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#1 repairman

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Posted 21 April 2008 - 09:34 AM

I have windows xp on both of my computers, but I want to install Linux on one of my computers. One is connected to the internet and the other one is not. The computer that I want to install the Linux onto is 500MHz, with 256 Megs of memory, and a 20 gig hard drive. What I would like to know is what Linux system would work on this, and where can I get the software to install onto this computer.

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#2 BlackSpyder

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Posted 21 April 2008 - 09:46 AM

DSL and many of the other lightweight distros will work

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#3 no one

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Posted 21 April 2008 - 03:40 PM

In case you missed it this might help you decide
http://www.bleepingcomputer.com/forums/t/41001/which-distro-is-right-for-me/

DSL, TinyMe, and even some of the "bigger" might work since you have 256mb mem.

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#4 Thelastleap

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Posted 21 April 2008 - 08:26 PM

There is a ubuntu version without all the handy graphical user interfaces i belive
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#5 BlackSpyder

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Posted 21 April 2008 - 08:32 PM

There is a ubuntu version without all the handy graphical user interfaces i belive

Xubuntu and fluxbuntu

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#6 Andrew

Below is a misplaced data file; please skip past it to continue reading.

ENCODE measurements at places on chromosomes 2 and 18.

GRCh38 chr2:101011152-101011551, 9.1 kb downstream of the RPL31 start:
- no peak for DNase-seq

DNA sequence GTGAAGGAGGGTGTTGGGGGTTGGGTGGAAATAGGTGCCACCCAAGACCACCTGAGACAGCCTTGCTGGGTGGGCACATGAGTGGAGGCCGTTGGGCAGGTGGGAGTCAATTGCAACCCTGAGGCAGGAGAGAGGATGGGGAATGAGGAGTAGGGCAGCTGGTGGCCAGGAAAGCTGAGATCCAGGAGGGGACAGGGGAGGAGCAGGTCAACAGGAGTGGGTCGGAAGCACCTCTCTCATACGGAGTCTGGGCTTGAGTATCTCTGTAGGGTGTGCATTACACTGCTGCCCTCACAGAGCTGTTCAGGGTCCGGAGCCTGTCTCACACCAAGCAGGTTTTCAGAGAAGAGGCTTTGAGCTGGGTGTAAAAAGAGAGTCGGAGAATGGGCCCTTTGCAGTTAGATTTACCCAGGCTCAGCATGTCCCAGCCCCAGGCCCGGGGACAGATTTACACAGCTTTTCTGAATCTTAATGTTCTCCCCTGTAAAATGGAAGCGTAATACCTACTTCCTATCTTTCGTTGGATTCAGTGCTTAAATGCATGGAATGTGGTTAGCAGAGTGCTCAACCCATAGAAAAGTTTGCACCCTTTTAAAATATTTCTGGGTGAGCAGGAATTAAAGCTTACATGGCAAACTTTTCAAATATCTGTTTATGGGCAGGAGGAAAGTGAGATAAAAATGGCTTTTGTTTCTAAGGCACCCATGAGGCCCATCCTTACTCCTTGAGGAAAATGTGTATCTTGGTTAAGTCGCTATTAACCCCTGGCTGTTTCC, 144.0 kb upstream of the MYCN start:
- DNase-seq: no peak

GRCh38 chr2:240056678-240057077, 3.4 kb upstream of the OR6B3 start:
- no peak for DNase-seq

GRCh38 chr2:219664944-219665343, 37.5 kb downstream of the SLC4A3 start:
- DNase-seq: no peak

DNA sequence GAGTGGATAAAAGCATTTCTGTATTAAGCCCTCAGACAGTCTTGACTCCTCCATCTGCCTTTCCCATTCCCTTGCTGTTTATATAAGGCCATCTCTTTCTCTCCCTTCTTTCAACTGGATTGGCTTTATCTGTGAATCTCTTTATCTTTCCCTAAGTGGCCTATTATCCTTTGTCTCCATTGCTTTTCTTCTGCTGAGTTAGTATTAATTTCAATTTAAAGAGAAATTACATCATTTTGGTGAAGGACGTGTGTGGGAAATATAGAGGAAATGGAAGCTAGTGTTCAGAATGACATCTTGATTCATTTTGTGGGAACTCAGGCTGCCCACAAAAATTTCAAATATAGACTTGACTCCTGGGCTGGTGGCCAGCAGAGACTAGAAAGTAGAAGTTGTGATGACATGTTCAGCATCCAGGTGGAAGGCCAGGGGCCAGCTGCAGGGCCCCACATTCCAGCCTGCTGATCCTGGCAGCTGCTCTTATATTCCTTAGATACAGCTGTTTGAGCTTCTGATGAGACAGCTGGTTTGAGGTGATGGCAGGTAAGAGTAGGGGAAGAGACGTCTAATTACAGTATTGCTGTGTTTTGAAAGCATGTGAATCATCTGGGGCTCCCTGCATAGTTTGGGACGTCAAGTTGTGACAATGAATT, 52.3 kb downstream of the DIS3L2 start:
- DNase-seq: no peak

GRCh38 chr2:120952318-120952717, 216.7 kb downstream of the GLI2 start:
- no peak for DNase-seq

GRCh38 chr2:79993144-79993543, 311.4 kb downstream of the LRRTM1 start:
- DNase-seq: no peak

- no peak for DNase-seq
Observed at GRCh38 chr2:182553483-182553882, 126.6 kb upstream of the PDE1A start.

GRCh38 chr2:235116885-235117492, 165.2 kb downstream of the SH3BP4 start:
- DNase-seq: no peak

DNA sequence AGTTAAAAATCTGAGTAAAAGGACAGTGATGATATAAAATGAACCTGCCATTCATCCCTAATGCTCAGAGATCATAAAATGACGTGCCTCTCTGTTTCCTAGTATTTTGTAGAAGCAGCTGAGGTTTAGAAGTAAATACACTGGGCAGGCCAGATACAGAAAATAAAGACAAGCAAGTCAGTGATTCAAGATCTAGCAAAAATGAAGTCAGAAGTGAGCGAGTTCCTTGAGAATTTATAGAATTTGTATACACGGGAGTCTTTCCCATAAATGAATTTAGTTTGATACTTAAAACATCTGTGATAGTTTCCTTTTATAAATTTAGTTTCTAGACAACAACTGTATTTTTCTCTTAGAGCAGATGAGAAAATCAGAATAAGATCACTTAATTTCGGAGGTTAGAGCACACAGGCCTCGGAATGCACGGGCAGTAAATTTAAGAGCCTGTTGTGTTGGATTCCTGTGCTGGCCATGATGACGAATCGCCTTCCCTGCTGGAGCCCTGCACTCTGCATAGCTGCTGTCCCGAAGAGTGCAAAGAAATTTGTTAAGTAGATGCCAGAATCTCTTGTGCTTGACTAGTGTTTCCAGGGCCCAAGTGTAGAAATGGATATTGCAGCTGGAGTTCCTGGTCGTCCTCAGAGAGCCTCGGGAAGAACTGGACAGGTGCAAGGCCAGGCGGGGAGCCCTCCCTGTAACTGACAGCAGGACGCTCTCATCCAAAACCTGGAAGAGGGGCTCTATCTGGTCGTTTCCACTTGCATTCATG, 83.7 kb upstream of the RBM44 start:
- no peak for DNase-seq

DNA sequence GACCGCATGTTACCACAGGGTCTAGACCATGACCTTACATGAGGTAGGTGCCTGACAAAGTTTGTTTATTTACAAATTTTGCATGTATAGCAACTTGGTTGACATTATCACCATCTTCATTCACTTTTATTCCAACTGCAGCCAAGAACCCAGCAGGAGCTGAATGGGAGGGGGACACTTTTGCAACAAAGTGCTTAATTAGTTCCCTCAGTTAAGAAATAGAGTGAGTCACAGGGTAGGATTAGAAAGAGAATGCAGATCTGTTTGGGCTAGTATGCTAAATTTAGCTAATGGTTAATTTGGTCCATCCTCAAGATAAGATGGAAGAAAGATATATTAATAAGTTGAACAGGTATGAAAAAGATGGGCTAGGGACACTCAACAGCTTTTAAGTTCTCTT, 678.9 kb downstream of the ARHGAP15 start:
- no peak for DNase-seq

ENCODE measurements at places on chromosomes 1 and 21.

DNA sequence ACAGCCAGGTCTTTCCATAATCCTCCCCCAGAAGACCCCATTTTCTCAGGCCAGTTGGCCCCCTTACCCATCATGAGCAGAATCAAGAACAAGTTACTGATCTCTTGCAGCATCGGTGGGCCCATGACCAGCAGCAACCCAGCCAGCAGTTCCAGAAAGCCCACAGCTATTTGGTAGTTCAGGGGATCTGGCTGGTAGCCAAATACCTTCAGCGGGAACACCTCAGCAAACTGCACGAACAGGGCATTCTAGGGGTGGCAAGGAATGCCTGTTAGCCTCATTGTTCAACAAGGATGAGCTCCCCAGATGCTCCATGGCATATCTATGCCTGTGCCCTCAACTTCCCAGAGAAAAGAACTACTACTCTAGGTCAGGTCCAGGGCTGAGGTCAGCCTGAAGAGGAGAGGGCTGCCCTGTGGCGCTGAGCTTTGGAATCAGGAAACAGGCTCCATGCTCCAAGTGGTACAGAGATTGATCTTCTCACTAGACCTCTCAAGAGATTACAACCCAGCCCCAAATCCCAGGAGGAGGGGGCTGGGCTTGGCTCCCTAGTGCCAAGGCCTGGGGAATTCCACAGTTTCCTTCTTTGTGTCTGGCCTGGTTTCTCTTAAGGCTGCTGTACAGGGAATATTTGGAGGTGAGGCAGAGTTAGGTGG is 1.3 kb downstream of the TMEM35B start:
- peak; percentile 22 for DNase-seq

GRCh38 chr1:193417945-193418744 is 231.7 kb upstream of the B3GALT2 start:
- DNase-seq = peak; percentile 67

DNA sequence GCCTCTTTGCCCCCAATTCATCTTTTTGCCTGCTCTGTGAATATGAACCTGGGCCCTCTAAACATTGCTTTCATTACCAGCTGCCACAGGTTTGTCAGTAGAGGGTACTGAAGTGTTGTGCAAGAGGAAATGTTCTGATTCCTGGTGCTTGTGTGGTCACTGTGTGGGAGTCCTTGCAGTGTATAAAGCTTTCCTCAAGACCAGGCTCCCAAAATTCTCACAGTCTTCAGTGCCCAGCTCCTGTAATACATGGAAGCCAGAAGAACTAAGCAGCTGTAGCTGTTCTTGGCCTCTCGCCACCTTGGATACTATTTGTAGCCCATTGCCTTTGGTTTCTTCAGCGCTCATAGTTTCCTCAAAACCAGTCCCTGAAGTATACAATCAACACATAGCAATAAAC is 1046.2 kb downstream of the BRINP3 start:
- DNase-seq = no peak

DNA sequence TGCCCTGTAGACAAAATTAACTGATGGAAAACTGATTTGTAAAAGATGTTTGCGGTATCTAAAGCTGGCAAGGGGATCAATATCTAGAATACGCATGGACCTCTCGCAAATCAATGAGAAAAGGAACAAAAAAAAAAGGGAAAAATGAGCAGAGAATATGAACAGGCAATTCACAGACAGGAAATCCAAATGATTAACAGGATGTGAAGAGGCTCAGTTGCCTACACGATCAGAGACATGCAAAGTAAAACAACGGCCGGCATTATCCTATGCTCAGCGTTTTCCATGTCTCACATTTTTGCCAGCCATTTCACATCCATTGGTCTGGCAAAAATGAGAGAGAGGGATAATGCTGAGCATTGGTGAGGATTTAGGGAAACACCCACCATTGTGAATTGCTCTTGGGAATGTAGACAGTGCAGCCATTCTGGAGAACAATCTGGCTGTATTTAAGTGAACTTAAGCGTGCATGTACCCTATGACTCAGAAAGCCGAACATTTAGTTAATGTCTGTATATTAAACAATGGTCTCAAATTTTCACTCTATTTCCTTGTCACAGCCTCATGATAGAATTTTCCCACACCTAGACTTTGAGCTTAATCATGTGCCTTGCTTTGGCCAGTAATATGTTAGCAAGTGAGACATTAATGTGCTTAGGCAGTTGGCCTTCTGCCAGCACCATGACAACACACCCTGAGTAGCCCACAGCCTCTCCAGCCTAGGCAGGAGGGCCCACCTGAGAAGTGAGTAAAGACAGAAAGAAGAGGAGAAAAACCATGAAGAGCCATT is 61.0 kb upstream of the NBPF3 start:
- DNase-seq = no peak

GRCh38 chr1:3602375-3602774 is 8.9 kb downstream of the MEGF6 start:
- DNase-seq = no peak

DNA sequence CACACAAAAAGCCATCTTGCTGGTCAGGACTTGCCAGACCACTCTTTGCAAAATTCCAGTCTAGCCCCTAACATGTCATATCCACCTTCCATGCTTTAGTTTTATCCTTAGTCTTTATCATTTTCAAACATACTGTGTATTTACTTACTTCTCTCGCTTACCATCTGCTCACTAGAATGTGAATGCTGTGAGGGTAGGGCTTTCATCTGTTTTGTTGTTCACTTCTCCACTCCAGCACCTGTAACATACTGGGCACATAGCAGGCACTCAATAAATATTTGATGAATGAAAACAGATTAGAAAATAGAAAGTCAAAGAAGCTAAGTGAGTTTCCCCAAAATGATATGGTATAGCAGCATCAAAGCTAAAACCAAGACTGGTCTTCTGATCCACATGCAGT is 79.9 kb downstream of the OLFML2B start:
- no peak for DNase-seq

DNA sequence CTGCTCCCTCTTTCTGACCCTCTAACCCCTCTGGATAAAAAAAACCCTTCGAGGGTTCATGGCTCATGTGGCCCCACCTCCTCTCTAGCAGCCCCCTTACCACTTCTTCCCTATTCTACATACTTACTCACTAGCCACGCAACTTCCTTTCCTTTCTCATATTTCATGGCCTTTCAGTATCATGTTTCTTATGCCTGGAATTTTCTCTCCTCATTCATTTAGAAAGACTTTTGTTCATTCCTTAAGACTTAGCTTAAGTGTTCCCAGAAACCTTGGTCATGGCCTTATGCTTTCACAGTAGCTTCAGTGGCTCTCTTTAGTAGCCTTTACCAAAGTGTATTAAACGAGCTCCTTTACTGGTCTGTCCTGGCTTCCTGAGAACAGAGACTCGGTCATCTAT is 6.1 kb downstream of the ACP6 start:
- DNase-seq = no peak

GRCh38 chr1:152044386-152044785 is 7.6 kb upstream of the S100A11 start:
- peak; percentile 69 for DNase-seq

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Posted 21 April 2008 - 10:19 PM

I run Xubuntu on an ancient machine that's not even as powerful as the original posters. Methinks Xubuntu would be a good fit.

#7 no one

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Posted 22 April 2008 - 03:02 PM

A good place to look, find, all the above is http://distrowatch.com/ . I suggest you pick 3-4 (or more) and try them out and see which seems to suit you and what you want to do :thumbsup: Nice thing about Linux is most (almost all) are free to download so try as many as you are willing to spend time downloading and burning to cd. I've used/tried 8-9 different distros before I settled on this one so don't be afraid to experiment some as most can be used "Live" which doesn't do anything to your system settings and runs from the cd itself, not the hard drive. ( I've got 4-5 distros I play with "live" from time to time ) Plus running them live will tell you pretty quick if your system will handle it well or not.

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#8 yano

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Posted 22 April 2008 - 04:33 PM

Once you settle on a distro, most of the applications a distro has immediate access to is in it's repositories. A repository is a library on your computer of links to the Internet of available programs. When you would like to install them, it is downloaded and installed.

Ubuntu's repository manager is called Synaptic Packet Manager.

#9 no one

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Posted 23 April 2008 - 02:35 PM

LUV the Synaptic :thumbsup:

"Not everything that counts can be counted, and not everything that can be counted counts."

"Whoever fights monsters should see to it that in the process he does not become a monster"

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